mercredi 9 juillet 2014

REALTIME: Journey into Space (2004/2014)

“Composed 10 years before, Journey into Space unveils these harmonious rhythms soaked of dense fog and where the sequenced keys sparkle as much that they dance”

1 Lost in Space 7:28
2 Journey into Space 14:25
3 Cosmic Opera 11:48
4 Another Dimension 7:38
5 Dance of the Aliens 7:56
6 Chandra 6:33
7 Move on into Space 11:04

SynGate | CD-rRT01 (DDL 66:50) ***¼
(Ambient New Berlin School)
Slow and elongated synth layers, embroidered into nostalgic violins, encircle a soft sequenced pulsation which gets fix to the strikings of ambient electronic percussions. It is with this mixture of cosmic ambiences and with these delicate orchestral perfumes that "Lost in Space" gets out of the void and entails us in nebulas structures of “Journey into Space”. Already, we recognize the signature of Realtime. Mostly based on harmonious sequences, the movement is serene and at both lascivious and introduce us to the very first work of Realtime which had charmed so many ears last year with their Solar Walk album, always on SynGate. This time, Thomas Bock and Norbert Hensellek dusts their two first albums, the other one being Lights of the Universe, to update the sounds and put a bonus track to it; Move on into Space. Composed between 2003 and 2004, “Journey into Space” unveils these harmonious rhythms which are soaked of dense paintings of fog and where the sequenced keys sparkle as much that they dance.
The title-track offers a line of sequences fatten of organic tones which rolls in loops on the carpet of a bumpy conveyor. Another line of sequences makes dance its ions to structure a syncopated hyper movement which quivers in cosmic mist, where are also hidden sweet secret voices of Elfs. A line of bass makes vibrate its discreet notes while that some orchestral filets are escaping from a spatial drizzle to try to tame this rebel minimalist rhythm of which the hypnotic loops are rather seeking for the calm of a Mellotron line flute. Draped of dense sieved foggy, mystic choruses, silk orchestrations and cosmic atmospheres; the staccato rhythm of "Journey into Space" hiccups, gallops and hiccups again up until embracing a more technoïd approach a la Manuel Gottsching. A good mixture of vintage and New Berlin School with a dose of cosmic trance, this wild rhythm, but much more viral, finds its niche on "Cosmic Opera" where more nervous sequences are stamping and yoke together in a rhythmic mass which oscillates subtly in corridors encircled of haunting voices. Related pulsations, percussions hammered as in a dance of zombies and the jingles of cymbals are boosting this minimalist rhythm which beats of its linear measures in a lunar decoration and which fails on a void in a rather abrupt way.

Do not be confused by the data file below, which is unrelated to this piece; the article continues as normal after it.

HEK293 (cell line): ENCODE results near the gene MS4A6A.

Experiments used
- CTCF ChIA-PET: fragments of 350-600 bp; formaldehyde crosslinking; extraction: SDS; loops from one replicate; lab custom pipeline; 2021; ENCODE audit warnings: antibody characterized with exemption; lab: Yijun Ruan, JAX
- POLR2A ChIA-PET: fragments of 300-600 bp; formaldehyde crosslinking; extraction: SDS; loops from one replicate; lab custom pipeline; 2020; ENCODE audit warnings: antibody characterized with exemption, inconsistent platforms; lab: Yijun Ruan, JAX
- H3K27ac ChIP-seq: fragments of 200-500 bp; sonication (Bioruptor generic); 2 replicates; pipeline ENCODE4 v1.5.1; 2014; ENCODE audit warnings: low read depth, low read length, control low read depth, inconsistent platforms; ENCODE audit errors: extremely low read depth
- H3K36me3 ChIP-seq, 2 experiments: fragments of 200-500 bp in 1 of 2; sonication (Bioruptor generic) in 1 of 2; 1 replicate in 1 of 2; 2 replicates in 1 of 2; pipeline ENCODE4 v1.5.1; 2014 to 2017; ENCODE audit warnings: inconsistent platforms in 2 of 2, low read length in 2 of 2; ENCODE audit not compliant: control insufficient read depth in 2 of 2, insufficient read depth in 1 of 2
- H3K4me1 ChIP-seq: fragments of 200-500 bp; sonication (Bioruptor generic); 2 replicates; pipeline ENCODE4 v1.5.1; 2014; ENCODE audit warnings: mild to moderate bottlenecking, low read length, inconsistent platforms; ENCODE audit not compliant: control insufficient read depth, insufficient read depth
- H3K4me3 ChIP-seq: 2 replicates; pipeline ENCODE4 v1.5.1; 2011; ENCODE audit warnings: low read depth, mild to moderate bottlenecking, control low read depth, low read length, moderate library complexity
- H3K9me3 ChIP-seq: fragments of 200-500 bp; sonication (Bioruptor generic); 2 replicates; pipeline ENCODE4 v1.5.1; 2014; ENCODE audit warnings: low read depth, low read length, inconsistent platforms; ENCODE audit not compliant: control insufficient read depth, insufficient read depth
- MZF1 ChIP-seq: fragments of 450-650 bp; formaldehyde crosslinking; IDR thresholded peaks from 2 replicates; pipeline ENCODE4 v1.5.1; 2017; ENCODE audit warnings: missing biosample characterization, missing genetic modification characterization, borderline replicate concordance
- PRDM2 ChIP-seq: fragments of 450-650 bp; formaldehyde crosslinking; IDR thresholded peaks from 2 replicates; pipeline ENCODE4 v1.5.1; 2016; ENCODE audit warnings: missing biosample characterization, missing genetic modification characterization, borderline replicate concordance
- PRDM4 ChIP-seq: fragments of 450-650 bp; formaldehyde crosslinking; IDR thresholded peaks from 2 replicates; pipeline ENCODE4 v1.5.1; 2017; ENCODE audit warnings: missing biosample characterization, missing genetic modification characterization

It is doubtless with the spheroidal rhythm of "Another Dimension" that “Journey into Space” has caught literally the first interest of my ears. How to say except that two lines of sequences, one of bass and the other more crystal clear, crisscross their cosmic ions which dance in parallel, while avoiding any cohesion, and intertwine into two stroboscopic filets with rhythmic harmonies rather chipped. The movement hangs on the ear immediately and establishes a scent of déjà-entendu, while the vibes of astral cloudiness, in particular the orchestrations, which encircle all the environment of “Journey into Space” are spattering with some more of ethereal depth. Candy for the ears! Variations on the same theme? We can say that, with the circular rhythm of "Dance of the Aliens" which offers in return a more ethereal approach with a rhythm which pounds in the silk and the felt. And this, in spite of these metallic knockings here and there which disorientate the listening. This is also good but, if it was of me, the order of those 2 tracks should have been inverted in order to offer a punchier crescendo. Especially that "Chandra", which ended originally “Journey into Space”, follows with a superb harmonious structure with ions dancing such as blades of scissors which cut frantically silky hair in a wave-like movement of goes and comes. This track reminds me enormously the music of
Software with stars which sparkle and orchestral knocks of percussions which thunder in a movement of sequences of which the many interlacing disrupt the winds and singings of Orion. Written in 2013, "Move on into Space" corresponds exactly to these movements of sequences which shape the crisscrossed rhythms of “Journey into Space”. The movement is always so minimalist and draws long imperfect circles which are immersed by a cosmic approach more contemporary.

Here is a link for a video trailer of this album:
Sylvain Lupari (July 8th, 2014) &
Cette chronique est également disponible en Français sur le site de Guts of Darkness, dont je suis chroniqueur sous le nom de Phaedream:

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